Godless in the garden

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Godless in the garden

Welcome to gardeners, growers of veggies, fruits, flowers, and trees, backyard hen enthusiasts, worm farmers, & composters!

Location: Planet Earth
Members: 179
Latest Activity: 3 hours ago

Welcome to Eden!

If you like to dig in the dirt, grow flowers, putter around the yard, dig in the kitchen garden, raise backyard hens, or just like daydreaming about the garden, this is the place.

Many topics have been discussed in the archive.  Revive a topic by adding your 2¢ or start a new topic.

Everyone likes photos of the garden, so if you like to share photos of your prize dahlia, your favorite hen, or your first tomato, go right ahead!

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Comment by Amy on December 28, 2014 at 8:09am
What pH do cruciferous veggies and lettuce need?
Comment by Randall Smith on December 28, 2014 at 7:36am

Amy, both kale and lettuce thrive in my garden. It's spinach I have trouble with. Your problems could be in the soil pH, although leafy veggies are pretty tolerant. Let's face it, some vegetables are just stubborn. I can't grow melons, either.

Comment by Idaho Spud on December 27, 2014 at 10:06am

Lots of things I don't know Diddly Squat about either.  I think that was a phrase used a lot in California when I lived there.

Comment by Idaho Spud on December 27, 2014 at 10:04am

Not me Amy, but I'll put lettuce on the list to try next year.  My mouth is watering thinking of BLTs.

Comment by Amy on December 27, 2014 at 9:53am
Have any of yall successfully grown kale or lettuce? I can get then to sprout, but they never get very large. Do you guys have any advice on that?
Comment by Barbara Livingston on December 27, 2014 at 9:29am

Thanks Joan.  Inspiring film.  I will begin to my plant trees in a few more days.

I met a gentleman at one of my local meetings and we talked about gardening. Thursday he brought me a well worn baggie full of seeds with no label. He said they were from 'his country'. I think somewhere in Asia. He wouldn't tell me what they were just that it was edible, said it was a surprise. I guess I'll be introducing a "non-native" to my garden. Will be fun to see IF they grow and if they do, what they are.  

I believe most of the gardeners on this site know a tad more than "diddly" ... plant on! 

Comment by Randall Smith on December 27, 2014 at 7:35am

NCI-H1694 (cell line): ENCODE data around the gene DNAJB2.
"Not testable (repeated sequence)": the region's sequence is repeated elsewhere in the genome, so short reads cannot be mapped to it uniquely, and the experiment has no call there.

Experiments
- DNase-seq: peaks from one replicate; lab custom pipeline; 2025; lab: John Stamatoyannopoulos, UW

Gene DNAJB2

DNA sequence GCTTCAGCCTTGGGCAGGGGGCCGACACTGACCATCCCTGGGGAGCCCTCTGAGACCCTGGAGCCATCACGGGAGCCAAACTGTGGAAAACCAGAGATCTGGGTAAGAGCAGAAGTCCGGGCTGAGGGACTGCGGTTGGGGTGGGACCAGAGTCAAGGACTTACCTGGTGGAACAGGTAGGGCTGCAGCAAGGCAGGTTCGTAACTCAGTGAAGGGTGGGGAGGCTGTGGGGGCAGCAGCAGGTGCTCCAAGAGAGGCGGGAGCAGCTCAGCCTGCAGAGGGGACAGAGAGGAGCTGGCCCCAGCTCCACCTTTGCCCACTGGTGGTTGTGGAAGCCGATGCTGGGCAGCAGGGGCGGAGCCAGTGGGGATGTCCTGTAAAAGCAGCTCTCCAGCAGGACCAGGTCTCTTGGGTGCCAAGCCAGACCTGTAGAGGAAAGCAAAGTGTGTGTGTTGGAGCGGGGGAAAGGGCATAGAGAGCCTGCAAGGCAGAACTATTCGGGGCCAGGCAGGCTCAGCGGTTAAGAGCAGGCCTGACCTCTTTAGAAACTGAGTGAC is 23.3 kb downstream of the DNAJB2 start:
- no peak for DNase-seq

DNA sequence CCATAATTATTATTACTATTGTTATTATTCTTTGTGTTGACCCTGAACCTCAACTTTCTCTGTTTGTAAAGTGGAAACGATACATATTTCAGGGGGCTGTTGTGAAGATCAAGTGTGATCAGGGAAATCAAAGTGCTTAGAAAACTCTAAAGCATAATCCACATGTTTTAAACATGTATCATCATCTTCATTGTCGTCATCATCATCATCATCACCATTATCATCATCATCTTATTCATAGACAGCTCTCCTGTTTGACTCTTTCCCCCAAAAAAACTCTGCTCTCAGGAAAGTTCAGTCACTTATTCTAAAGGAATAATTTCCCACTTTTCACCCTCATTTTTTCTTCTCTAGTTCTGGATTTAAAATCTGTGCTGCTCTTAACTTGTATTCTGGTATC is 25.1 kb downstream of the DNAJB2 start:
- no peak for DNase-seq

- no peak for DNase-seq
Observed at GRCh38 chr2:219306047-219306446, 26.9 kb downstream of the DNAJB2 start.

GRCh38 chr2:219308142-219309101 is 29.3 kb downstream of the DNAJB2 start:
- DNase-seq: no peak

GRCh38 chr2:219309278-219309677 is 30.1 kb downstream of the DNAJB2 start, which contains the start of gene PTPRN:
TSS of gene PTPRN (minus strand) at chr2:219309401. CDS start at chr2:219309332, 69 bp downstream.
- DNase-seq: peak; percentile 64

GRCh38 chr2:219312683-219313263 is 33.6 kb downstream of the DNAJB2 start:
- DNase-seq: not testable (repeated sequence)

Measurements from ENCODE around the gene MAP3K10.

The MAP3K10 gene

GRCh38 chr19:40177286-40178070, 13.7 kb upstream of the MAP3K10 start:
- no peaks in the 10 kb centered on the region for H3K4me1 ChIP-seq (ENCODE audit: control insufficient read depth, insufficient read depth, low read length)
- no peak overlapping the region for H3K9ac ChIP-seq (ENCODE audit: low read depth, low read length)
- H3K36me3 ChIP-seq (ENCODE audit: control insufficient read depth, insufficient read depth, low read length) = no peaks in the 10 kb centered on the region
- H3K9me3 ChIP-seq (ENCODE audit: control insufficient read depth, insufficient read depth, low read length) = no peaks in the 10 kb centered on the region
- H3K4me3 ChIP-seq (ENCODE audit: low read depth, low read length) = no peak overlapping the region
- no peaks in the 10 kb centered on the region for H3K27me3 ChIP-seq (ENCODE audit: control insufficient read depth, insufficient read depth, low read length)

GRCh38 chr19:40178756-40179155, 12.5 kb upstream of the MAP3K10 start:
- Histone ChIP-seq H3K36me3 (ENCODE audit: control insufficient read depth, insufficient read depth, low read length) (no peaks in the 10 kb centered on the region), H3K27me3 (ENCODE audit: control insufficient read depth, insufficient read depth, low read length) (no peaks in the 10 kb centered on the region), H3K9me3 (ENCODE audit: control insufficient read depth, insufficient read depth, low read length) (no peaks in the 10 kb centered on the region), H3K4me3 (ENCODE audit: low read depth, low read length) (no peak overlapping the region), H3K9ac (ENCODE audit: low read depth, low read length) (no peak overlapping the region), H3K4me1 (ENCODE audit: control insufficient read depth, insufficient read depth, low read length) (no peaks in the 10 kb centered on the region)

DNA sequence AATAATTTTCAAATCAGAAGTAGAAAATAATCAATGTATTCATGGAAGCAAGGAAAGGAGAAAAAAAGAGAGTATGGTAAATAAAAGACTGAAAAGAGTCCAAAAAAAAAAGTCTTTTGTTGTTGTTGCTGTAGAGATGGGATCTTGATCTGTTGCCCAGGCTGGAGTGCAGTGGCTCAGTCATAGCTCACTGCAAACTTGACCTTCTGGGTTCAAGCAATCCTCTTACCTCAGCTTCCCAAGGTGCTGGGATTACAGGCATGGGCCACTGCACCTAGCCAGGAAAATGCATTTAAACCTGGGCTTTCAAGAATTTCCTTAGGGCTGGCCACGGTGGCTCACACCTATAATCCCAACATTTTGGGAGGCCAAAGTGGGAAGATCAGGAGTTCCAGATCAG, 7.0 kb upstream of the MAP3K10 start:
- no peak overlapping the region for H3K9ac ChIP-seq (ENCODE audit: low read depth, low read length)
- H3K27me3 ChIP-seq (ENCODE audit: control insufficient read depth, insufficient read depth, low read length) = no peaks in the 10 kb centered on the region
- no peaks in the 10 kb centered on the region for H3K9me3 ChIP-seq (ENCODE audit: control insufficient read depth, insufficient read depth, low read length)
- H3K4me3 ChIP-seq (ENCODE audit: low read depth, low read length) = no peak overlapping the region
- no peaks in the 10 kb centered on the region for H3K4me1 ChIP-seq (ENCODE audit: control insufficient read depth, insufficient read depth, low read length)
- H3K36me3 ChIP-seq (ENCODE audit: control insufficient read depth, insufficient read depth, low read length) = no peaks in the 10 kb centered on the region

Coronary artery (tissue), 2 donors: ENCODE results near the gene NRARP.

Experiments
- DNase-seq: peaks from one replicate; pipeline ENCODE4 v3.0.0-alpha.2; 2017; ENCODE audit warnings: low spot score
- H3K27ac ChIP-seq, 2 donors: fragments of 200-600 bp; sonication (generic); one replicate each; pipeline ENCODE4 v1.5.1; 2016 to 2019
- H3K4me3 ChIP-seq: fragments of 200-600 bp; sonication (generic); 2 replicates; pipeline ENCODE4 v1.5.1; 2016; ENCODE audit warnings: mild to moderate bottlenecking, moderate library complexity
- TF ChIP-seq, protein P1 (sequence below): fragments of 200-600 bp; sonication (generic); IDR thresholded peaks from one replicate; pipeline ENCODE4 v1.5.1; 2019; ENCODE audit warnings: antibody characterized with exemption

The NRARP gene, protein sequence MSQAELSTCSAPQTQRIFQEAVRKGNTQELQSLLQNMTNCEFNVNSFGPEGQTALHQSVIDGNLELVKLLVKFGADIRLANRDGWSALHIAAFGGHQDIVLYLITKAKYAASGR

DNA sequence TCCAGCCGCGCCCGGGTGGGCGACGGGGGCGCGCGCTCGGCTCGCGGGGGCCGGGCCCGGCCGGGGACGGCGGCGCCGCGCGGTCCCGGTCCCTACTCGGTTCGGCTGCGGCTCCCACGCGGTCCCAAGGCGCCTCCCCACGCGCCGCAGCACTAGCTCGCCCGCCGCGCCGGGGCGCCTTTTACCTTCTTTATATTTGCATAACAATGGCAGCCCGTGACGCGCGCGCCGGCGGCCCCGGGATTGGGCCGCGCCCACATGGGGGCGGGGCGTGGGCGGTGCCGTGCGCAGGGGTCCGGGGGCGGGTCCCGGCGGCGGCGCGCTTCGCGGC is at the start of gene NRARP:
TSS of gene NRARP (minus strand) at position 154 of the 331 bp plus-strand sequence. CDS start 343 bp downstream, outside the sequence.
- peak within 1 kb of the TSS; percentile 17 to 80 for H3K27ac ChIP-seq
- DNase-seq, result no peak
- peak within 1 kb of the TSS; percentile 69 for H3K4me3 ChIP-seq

Daniel speaks for me, too, when he says "I don't know diddly squat" (a midwestern phrase?). That's why I stay out of the permaculture, hugalkultur, Texas soil, etc., discussions. Is ignorance bliss?

1491 was a very good book, on par with A World Without Us (Weinstein).

Comment by Joan Denoo on December 26, 2014 at 10:17pm

I Googled Permaculture, Amazon Rain Forest, renewal. Here is one site, Permaculture: Pioneering Amazon Rainforest Regeneration. I found the video at 

Comment by Daniel W on December 26, 2014 at 10:00pm

Barbara, I find out every day how I don't know diddly squat.  We are all on a learning road, which starts way back when, and we don't know where it will go.

1491 by Charles Mann is a great read.  I've read it 2 or 3 times.  It kind of blows away the idea that the Americas were an unpopulated virgin continent, in a state of pristine wildness.  Certainly, we have fully transformed the continents into something else entirely, and much not for the better.I won't do a detailed argument about the linked article.  I have issues with a lot of the arguments, especially the truism that nonnative=bad.  Although, I think WE are the most destructive non-native on the continent.

Comment by Barbara Livingston on December 26, 2014 at 10:19am

In the garden, I think earthworms really are our friends.

I agree. It seems the more I learn about proper techniques of tending my little space, the more I realize how much I don't know.  The book you refer to, 1491, is definitely new reading material for me. 

 

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